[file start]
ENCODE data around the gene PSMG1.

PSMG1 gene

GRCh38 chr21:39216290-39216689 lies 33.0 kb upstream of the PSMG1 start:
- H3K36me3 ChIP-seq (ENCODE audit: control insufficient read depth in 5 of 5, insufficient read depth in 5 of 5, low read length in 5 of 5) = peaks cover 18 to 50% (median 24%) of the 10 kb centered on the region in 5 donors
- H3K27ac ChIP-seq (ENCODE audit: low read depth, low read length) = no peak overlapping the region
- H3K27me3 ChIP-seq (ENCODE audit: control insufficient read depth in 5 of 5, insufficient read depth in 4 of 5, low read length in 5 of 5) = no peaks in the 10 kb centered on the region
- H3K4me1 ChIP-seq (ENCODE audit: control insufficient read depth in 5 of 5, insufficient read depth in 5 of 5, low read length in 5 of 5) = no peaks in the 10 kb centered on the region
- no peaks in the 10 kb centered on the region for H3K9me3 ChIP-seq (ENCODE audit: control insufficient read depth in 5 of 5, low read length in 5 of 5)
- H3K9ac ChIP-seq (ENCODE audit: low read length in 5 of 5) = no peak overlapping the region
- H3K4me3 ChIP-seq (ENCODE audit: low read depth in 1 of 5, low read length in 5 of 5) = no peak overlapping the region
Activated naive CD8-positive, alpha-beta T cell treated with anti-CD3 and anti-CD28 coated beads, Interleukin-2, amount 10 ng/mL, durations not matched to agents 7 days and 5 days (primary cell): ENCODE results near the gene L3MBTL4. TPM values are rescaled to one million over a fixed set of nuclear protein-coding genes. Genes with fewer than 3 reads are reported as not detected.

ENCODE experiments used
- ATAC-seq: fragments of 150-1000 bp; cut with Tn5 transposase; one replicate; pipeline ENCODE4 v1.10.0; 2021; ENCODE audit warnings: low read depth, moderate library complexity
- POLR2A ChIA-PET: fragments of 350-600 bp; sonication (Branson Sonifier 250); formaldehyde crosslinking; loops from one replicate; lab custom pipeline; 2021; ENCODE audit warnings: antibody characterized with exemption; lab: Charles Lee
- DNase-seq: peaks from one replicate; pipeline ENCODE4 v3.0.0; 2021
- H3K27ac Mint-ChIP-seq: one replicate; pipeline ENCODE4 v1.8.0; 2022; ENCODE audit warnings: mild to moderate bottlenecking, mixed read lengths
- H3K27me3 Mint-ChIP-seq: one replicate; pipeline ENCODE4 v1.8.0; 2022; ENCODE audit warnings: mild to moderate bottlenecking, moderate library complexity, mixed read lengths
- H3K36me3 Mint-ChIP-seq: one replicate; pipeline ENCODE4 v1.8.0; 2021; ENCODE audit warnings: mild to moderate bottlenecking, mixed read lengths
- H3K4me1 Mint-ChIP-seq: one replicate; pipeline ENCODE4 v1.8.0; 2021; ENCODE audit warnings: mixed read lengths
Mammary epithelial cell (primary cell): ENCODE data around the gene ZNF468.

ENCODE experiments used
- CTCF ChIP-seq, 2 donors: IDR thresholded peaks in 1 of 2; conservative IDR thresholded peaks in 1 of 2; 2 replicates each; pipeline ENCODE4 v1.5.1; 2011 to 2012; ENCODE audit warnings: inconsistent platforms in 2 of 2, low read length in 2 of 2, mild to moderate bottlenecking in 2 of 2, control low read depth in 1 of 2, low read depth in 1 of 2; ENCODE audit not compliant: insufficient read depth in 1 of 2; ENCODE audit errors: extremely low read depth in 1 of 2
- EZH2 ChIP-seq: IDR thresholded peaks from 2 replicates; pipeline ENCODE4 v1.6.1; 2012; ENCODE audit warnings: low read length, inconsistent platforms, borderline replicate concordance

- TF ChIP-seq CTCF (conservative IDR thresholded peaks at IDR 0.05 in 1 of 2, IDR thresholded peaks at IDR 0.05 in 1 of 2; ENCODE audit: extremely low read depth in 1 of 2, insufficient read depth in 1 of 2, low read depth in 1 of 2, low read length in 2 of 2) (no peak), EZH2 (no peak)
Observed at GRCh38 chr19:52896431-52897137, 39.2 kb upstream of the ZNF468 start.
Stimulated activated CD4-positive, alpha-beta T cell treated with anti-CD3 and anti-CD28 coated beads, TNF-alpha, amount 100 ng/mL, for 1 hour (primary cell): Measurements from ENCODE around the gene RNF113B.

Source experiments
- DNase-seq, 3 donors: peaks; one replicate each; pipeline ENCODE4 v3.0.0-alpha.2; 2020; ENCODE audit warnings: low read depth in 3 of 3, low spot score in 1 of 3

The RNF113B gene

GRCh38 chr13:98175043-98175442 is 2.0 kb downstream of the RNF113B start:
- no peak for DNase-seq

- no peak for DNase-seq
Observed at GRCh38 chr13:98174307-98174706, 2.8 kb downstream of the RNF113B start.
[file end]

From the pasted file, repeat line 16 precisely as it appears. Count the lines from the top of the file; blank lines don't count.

- H3K27ac Mint-ChIP-seq: one replicate; pipeline ENCODE4 v1.8.0; 2022; ENCODE audit warnings: mild to moderate bottlenecking, mixed read lengths